The COVID-19 pandemic has had a huge influence in almost all areas of life, affecting societies, economics, and health care systems worldwide. The paediatric cardiology community is no exception. As the challenging battle with COVID-19 continues, professionals from the Association for the European Paediatric and Congenital Cardiology receive many questions regarding COVID-19 in a Paediatric and Congenital Cardiology setting. The aim of this paper is to present the AEPC position on frequently asked questions based on the most recent scientific data, as well as to frame a discussion on how to take care of our patients during this unprecedented crisis. As the times are changing quickly and information regarding COVID-19 is very dynamic, continuous collection of evidence will help guide constructive decision-making.


Subject(s)
Anti-Arrhythmia Agents/therapeutic use , Anticoagulants/therapeutic use , Antiviral Agents/therapeutic use , Arrhythmias, Cardiac/drug therapy , COVID-19/drug therapy , Heart Defects, Congenital/therapy , Immunologic Factors/therapeutic use , Adenosine Monophosphate/analogs & derivatives , Adenosine Monophosphate/therapeutic use , Alanine/analogs & derivatives , Alanine/therapeutic use , Arrhythmias, Cardiac/epidemiology , Arrhythmias, Cardiac/physiopathology , Brugada Syndrome/drug therapy , Brugada Syndrome/epidemiology , Brugada Syndrome/physiopathology , COVID-19/epidemiology , COVID-19/physiopathology , Cardiac Surgical Procedures , Cardiology , Heart Defects, Congenital/epidemiology , Heart Defects, Congenital/physiopathology , Heart Transplantation , Humans , Infectious Disease Transmission, Vertical , Long QT Syndrome/drug therapy , Long QT Syndrome/epidemiology , Long QT Syndrome/physiopathology , Myocarditis/epidemiology , Myocarditis/physiopathology , Myocardium , Pediatrics , Risk Assessment , SARS-CoV-2 , Societies, Medical , Systemic Inflammatory Response Syndrome/drug therapy , Systemic Inflammatory Response Syndrome/epidemiology , Systemic Inflammatory Response Syndrome/physiopathology , Tachycardia, Ventricular/drug therapy , Tachycardia, Ventricular/epidemiology , Tachycardia, Ventricular/physiopathology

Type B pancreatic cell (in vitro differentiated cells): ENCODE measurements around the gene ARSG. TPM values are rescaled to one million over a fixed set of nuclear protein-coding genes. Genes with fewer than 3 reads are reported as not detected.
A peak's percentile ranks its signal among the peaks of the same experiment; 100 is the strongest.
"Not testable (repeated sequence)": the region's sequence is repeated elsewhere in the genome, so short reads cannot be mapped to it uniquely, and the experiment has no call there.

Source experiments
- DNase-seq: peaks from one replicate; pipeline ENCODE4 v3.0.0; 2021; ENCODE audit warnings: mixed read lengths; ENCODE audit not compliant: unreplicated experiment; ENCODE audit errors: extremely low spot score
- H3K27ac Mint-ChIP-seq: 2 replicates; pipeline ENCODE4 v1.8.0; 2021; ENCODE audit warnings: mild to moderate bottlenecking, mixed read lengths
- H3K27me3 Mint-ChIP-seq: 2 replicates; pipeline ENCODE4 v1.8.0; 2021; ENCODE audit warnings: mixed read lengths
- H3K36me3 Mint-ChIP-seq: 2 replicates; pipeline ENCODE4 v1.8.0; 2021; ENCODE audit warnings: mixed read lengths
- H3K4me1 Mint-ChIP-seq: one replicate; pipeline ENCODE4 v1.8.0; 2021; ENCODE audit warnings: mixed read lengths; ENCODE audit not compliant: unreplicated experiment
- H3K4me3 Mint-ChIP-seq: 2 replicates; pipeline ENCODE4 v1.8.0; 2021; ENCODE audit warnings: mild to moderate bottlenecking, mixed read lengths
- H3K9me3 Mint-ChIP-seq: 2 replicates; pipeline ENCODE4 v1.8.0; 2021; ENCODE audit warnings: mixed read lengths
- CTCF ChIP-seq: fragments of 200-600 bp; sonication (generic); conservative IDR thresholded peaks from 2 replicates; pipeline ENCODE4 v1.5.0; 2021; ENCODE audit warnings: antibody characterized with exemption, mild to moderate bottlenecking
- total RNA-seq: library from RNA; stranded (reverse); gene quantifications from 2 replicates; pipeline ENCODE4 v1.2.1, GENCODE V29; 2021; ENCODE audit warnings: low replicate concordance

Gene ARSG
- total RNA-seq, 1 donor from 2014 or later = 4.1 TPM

4.
Cardiol Young ; 31(2): 233-240, 2021 Feb.
Article in English | MEDLINE | ID: covidwho-919404

ABSTRACT